Shoppers to Vote With Their Feet in Just Walk Out Automated Supermarkets

Shoppers to Vote With Their Feet in Just Walk Out Automated Supermarkets
The online retail giant recently opened its first Amazon Go Grocery supermarket near the company’s Seattle headquarters

As retailers struggle to cope with the long-term impacts of the COVID-19 pandemic, more supermarkets are preparing to encourage shoppers to “Just Walk Out” with their groceries – with customers paying automatically thanks to advances in artificial intelligence and machine vision.

Supermarkets are one of the few essential services which remain open even during the strictest of pandemic lockdowns, leaving them as potential hot spots for infections. While self-service checkouts reduce interactions between shoppers and staff, shoppers must still share common touchpoints such as self-service terminals.

Heavy reliance on in-store staff also leaves retailers like supermarkets at risk of major disruption if a staff member tests positive for COVID-19. Retailers can be forced to temporarily close stores for extensive cleaning even if there is no evidence of on-site transmission.

The Just Walk Out Concept

In this Feb. 21, 2020 photo, an Amazon employee demonstrates how to scan a code from a phone to be allowed to enter an Amazon Go Grocery store set to open soon in Seattle’s Capitol Hill neighborhood. (AP Photo/Ted S. Warren)

These challenges look set to fast-track Just Walk Out technologies which allow retail customers to bypass the checkout. The technology even allows supermarkets to build completely checkout-less stores with minimal staff, to reduce the likelihood of disruption due to staff members testing positive for the virus.

Some supermarkets employ Scan n Go apps, allowing shoppers to scan items as they take them off the shelves and either pay automatically or pay at a dedicated Scan n Go terminal. Other supermarkets rely on artificial intelligence and machine vision to see what shoppers place in their basket and automatically bill them as they walk out of the store.

Amazon’s chain of 26 Amazon Go convenience stores across the US has led the way in terms of showcasing Just Walk Out technology. Building on this, the online retail giant recently opened its first Amazon Go Grocery supermarket near the company’s Seattle headquarters – a 1000-square-meter store that stocks around 5,000 items.

The first European Amazon Go store is speculated to be planned for London. Amazon has also started selling the technology to other retailers, allowing them to accept payments via credit cards rather than linking to Amazon accounts. Meanwhile, Chinese technology giants such as Tencent and JD have also made forays into checkout-less stores.

Artificial Intelligence and Machine Vision

Amazon’s Just Walk Out technology is underpinned by its significant investments in artificial intelligence and machine vision. It relies on cameras and other sensors spread throughout the store which detect when products are picked up and if they are placed back on the shelf. These items are tracked in a virtual cart which is automatically processed when the customer leaves the store.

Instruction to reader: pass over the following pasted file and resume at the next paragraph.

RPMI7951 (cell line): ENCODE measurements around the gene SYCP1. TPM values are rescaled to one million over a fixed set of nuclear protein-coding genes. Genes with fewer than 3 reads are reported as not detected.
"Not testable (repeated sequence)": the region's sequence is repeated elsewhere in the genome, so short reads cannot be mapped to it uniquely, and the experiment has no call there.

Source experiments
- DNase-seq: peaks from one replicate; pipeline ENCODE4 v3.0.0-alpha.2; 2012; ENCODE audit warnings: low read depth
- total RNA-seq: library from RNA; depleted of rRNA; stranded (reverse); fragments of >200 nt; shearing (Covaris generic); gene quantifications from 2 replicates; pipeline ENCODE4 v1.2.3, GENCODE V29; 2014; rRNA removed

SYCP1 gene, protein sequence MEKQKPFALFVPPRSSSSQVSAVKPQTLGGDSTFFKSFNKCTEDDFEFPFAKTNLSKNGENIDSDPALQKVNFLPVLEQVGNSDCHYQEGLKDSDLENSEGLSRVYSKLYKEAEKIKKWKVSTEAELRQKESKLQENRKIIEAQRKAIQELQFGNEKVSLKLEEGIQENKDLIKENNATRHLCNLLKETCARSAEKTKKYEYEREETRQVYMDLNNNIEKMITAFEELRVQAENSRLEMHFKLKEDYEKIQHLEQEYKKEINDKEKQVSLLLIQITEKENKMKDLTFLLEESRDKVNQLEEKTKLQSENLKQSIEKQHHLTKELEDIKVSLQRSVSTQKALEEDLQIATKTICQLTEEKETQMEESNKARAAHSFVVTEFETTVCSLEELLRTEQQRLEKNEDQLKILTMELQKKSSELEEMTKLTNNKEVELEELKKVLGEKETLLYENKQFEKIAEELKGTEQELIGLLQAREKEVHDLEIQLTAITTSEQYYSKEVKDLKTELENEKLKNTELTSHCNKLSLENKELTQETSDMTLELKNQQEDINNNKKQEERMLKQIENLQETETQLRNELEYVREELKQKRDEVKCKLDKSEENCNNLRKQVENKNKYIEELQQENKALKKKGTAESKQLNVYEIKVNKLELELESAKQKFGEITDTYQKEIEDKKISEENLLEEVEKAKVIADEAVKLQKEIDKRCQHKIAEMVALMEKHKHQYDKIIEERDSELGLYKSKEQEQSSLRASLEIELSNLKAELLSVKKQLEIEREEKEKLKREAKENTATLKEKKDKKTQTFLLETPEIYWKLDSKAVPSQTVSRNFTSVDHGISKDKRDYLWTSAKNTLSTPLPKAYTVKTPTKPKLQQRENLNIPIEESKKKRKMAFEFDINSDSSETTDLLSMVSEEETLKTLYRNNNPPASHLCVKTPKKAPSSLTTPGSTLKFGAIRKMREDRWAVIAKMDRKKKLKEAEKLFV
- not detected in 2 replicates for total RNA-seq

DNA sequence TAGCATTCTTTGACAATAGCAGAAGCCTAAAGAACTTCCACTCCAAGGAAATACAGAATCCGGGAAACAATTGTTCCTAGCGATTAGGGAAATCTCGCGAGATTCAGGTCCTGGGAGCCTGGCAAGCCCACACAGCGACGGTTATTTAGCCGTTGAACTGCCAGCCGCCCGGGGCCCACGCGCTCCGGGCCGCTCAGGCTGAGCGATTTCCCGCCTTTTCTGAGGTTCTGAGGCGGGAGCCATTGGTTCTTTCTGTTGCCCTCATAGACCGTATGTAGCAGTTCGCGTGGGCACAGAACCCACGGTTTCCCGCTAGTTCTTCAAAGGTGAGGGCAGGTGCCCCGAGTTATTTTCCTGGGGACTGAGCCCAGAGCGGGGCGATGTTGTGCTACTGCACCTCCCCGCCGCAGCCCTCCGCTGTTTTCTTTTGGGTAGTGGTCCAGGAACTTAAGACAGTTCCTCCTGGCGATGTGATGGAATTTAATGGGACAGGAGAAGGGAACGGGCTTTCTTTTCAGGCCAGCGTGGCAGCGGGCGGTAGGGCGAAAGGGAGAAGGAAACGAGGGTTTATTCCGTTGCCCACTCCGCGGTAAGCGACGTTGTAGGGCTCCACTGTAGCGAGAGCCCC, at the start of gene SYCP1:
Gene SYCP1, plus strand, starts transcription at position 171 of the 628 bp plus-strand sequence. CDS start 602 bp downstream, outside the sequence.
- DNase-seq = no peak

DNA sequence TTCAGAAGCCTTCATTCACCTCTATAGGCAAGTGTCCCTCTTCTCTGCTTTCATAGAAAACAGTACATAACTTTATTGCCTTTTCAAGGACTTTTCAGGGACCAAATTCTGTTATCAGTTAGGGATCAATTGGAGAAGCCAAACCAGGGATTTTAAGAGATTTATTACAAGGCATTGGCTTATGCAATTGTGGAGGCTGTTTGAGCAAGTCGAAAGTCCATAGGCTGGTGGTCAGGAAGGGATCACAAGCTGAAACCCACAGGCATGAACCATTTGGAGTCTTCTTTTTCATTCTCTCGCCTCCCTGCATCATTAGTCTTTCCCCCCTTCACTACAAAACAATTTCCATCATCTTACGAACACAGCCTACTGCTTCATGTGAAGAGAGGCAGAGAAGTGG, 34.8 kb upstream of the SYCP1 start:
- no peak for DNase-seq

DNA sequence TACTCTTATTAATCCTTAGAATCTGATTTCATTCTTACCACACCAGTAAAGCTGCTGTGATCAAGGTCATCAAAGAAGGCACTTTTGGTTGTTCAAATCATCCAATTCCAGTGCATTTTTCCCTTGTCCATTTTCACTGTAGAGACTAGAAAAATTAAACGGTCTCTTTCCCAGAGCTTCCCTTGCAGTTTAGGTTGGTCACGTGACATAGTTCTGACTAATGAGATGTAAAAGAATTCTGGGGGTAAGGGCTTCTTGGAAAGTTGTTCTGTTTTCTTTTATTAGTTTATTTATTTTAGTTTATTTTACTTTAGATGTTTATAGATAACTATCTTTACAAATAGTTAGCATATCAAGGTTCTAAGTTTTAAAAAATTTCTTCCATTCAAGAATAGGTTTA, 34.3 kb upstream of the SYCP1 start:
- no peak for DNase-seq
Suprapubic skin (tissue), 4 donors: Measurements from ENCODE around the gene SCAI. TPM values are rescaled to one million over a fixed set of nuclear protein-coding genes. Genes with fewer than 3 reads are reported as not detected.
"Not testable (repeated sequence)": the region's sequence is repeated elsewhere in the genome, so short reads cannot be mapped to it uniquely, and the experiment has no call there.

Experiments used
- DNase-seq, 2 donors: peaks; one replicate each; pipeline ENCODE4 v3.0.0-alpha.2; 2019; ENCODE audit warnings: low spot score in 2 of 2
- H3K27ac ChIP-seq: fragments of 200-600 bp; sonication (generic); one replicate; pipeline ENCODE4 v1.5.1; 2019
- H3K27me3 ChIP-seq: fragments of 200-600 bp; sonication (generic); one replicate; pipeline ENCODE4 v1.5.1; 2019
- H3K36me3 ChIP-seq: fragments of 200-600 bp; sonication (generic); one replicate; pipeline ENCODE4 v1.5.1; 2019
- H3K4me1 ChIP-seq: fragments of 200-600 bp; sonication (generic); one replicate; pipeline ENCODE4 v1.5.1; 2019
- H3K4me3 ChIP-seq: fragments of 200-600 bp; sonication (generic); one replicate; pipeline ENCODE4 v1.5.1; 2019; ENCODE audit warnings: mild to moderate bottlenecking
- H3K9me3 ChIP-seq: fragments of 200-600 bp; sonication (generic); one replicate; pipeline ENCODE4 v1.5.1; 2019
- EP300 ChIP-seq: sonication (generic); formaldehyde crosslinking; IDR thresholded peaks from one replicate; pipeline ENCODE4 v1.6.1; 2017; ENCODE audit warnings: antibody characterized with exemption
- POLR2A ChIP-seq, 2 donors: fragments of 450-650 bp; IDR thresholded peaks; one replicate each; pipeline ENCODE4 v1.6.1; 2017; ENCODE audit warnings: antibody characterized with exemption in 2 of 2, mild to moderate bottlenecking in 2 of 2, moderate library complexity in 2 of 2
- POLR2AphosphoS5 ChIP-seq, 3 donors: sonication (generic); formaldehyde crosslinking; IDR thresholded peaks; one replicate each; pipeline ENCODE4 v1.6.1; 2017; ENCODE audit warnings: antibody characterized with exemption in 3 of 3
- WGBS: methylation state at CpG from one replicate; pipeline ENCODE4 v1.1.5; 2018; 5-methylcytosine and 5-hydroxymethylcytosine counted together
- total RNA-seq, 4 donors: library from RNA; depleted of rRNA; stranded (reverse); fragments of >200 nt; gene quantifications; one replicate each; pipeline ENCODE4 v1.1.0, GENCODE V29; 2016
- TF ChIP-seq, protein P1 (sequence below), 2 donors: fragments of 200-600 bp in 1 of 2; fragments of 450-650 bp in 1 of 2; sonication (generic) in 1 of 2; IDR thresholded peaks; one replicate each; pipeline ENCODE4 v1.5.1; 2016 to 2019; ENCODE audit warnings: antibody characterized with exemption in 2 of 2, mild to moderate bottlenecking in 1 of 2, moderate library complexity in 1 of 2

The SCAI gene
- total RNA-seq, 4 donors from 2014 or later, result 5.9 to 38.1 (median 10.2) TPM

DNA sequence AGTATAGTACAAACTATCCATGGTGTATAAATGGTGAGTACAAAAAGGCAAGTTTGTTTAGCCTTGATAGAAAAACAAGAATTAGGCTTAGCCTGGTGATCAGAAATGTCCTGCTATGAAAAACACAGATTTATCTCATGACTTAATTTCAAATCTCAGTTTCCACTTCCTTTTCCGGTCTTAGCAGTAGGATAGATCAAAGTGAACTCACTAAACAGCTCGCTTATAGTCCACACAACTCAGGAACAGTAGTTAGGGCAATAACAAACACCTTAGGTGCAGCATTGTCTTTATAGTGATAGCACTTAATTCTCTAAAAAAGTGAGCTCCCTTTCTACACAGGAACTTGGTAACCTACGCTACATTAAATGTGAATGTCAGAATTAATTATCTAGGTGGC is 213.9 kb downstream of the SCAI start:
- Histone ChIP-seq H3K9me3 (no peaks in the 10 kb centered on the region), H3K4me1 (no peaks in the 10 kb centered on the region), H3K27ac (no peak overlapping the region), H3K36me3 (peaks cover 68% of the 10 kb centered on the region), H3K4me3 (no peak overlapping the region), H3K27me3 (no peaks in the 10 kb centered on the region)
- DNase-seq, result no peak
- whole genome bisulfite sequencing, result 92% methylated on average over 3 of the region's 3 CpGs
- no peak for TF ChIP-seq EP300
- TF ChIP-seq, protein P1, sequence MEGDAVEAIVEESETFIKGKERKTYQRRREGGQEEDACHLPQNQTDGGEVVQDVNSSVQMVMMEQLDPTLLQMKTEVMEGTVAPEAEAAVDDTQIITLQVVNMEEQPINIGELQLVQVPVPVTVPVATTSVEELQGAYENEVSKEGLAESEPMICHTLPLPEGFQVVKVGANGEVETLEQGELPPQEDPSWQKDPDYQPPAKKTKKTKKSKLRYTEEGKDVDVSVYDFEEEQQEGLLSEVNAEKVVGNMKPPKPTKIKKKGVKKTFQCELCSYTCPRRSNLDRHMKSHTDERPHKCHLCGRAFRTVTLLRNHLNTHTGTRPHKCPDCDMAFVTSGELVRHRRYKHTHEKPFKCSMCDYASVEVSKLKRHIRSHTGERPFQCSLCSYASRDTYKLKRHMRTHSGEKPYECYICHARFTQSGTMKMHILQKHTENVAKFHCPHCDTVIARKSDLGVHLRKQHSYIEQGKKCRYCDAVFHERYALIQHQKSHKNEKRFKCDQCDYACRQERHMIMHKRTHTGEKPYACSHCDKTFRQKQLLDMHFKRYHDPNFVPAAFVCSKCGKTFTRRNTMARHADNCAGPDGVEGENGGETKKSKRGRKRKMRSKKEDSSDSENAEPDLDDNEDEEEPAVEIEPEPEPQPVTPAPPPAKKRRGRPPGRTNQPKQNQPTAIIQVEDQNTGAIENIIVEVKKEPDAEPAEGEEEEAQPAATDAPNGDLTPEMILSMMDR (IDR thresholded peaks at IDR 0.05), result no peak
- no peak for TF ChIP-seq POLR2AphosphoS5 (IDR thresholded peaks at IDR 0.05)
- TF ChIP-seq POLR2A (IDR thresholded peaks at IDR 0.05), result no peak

While Amazon Go Grocery is a major step forward for Just Walk Out technology, this real-world supermarket is still small in terms of typical supermarket floor space and product range, says Keaton Okkonen – co-founder of Black.ai. An Australian startup taking its retail-focused machine vision solution onto the world stage, Black.ai counts US retail giant Wal-mart and major Australian supermarket chains amongst its customers. 

Full automation is more challenging in large retail spaces, Okkonen says, which can hamper full Just Walk Out adoption in traditional supermarkets. Even so, larger retailers can still take advantage of machine vision and artificial intelligence to digitize physical environments in real-time, manage dramatic shifts in demand caused by the pandemic and drive autonomous decision-making to help meet the challenges which lay ahead. 

“Fully embracing Just Walk Out can certainly help retailers tackle the challenges posed by COVID-19 but, even if they are not ready to go completely checkout-less, the machine vision technology offers them insight into the customer journey through the store as well as purchase intention. It can help supermarkets keep track of inventory, out-of-stock events, spillages, trolley walkouts and self-checkout shrinkage – helping keep the shelves stocked during the pandemic and optimize operations to improve their bottom line during tough economic times.”

Just Walk Out’s technology is a great example of how AI can free up retail staff to spend more time on those high-value tasks which still require a human touch (AP Photo/Ted S. Warren)

Just Walk Out’s technology is a great example of how AI can free up retail staff to spend more time on those high-value tasks which still require a human touch, says Professor Michael Feindt – a strategic adviser with leading digital supply chain platform provider Blue Yonder (formerly JDA).

 “While there is a place for the Just Walk Out shopping experience – especially when it comes to tackling COVID-19 – for now complete automation won’t suit many retailers as shoppers still want that human interaction and personal touch in some retail environments. These retailers can still benefit from the value delivered by AI and machine learning solutions, such as optimizing processes and integrating with supply chains. That said, the pandemic may fast-track public acceptance of low-touch retail interactions and drive the adoption of the Just Walk Out technology.

For this expert, the longer COVID-19 remains a threat, the more attractive Just Walk Out will become to both shoppers and retailers alike. 


READ ALSO | COVID-19 Accelerates Digital Transformation in Retail


 

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